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Mental Health Awareness isn’t Just About ‘Talking’

With Mental Health Awareness Day approaching (Saturday 10th October) there’s a lot of talk across social media about wellbeing, mental health and how to approach it all – but it’s not always the most beneficial, relevant information.

Mental health can take many forms and manifest differently for everyone, so approaching awareness of this is difficult even for the most self-aware, seasoned mental health advocate.

We know it isn’t easy, so we wanted to lay out some tips and food for thought for anyone reading that may be struggling to cut through the noise.

iPhone homescreen showing Instagram, Facebook and Twitter apps

– Self-discovery is a great first step

Often, when World Mental Health Awareness Day rolls around, there’s content plastered everywhere urging people to speak to their loved ones and to engage in open discussions about their mental health.

It’s well meaning, but for anyone in the early stages of self-discovery, often the vulnerability you can feel is so immense that the prospect of speaking to someone about your mental health seems overwhelming.

I cannot stress this enough – you do not have to speak about your mental health to anyone until you are ready to do so, whether that takes a few months or a few years.

Self-discovery is a way for you to start the process of figuring out what your mental health means to you through others, and there is absolutely nothing more freeing than resonating with other people’s content around mental health and realising you aren’t alone.

Dark Coffee Founder tip? Youtube is a great resource for self-discovery, particularly TedTalks as they cover a wide variety of mental health related topics and experiences!

Blank journal

– Talking is great, but it doesn’t have to be TO someone

‘A problem shared is a problem halved’ isn’t necessarily wrong, but it doesn’t mean you have to jump straight into sharing the details of your mental health with someone.

Starting with something smaller such as journaling is a more reasonable as it’s a way for you to write what you feel, when you feel it without the same intimidation a conversation could bring.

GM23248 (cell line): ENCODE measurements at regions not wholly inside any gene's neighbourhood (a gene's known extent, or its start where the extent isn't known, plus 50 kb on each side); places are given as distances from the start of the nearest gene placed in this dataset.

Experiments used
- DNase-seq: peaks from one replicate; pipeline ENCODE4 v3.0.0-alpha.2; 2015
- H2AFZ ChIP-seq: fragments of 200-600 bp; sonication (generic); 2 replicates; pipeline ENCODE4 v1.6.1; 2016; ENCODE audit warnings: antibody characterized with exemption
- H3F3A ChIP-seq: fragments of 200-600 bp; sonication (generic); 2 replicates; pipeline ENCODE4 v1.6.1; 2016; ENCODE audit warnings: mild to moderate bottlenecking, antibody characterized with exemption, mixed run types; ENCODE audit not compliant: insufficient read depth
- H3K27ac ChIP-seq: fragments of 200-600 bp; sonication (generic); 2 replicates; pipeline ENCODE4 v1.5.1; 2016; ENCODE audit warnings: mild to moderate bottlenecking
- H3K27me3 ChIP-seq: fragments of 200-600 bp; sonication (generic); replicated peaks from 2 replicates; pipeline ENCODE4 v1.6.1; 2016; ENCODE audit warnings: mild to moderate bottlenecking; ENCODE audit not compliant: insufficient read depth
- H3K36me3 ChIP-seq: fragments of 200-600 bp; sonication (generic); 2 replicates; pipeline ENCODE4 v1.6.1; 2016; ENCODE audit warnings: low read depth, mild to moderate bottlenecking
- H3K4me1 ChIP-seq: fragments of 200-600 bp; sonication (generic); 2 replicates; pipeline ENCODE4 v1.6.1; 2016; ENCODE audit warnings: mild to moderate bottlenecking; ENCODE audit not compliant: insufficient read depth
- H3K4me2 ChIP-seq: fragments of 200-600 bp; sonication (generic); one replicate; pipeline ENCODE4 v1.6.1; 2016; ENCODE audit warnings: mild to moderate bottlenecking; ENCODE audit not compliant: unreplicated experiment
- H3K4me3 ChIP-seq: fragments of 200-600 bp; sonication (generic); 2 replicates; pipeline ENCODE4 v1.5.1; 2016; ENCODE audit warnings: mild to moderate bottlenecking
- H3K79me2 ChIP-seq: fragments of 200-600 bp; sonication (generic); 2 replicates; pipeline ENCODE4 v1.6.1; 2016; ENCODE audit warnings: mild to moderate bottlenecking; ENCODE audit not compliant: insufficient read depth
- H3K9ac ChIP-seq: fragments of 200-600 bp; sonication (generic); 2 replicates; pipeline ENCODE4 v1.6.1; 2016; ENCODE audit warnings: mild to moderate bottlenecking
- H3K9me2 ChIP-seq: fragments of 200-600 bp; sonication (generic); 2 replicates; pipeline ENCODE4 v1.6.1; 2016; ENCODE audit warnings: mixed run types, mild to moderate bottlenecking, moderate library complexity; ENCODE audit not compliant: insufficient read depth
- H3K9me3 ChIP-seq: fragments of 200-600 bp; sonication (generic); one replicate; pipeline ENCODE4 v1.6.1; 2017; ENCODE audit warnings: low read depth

The benefit of journaling is not only being able to write your unfiltered thoughts, but if you keep to it regularly, you may find certain patterns in your mood or potentially start to spot common triggers that you may not have otherwise noticed.

Journaling doesn’t have to be a neat, ordered affair – simply writing how much you want to on any given day is more than enough.

Book with 'from the real experts' on the pages

– You are the expert on your own mental health

Don’t listen to Tim on Instagram telling you that depression can be cured through exercise, or Tina who insists going vegan reduced the symptoms of her anxiety; it might be true for them (cough cough) but it probably isn’t for you.

Whilst self-discovery is great, mental health awareness shouldn’t be about you being told what you ‘are’ or ‘should be’.

You are the expert on your own mental health, because you know it best, even if sometimes it might not feel like it.

Rather than feeling obligated to take people’s word for it, or struggling when things that work for other people don’t seem to work for you, acknowledge that it’s a process, and you’re the one who is going through it – not everyone else.

'NO' painted on the ground

– There’s no such thing as ‘cured mental health’

You can’t see me right now, but even just typing that makes me Gordon Ramsay levels of angry…

No matter how many times I see people plastering their public speaking events all over the internet with words to the effect of ‘I cured my depression and I can help you too’, or ‘I hit rock bottom but now I’m right where I want to be’ all under the banner of telling people how to get rid of their mental health condition – it still enrages me.

It might not sound comforting to say that you cannot cure your mental health, but it’s also easier to swallow than potentially believing that you can/have, only to relapse later on down the line.

Mental health isn’t a static entity, it changes with us and our environment, meaning that at times we might feel like it isn’t even there, and other times relapse can hit us unexpectedly.

It’s completely normal to experience ups and downs, but learning to MANAGE your mental health is far more beneficial than trying to CURE it.

(PSA – if you say that you can ‘cure’ mental health in your Mental Health Awareness post, please reconsider.)

dog jumping over grass

(This picture is here purely for smiling purposes)

If you’re reading this and you are only in the very early stages of learning about and processing your mental health, I commend you!

It isn’t easy to take steps towards informing yourself about your mental health, but small steps can make a huge difference long-term. Even years down the line you can find yourself learning new things about your mental health and that’s completely normal!


If you’d like to hear more about the Dark Coffee Team’s personal mental health experiences and some of our advice, you can check out our Instagram page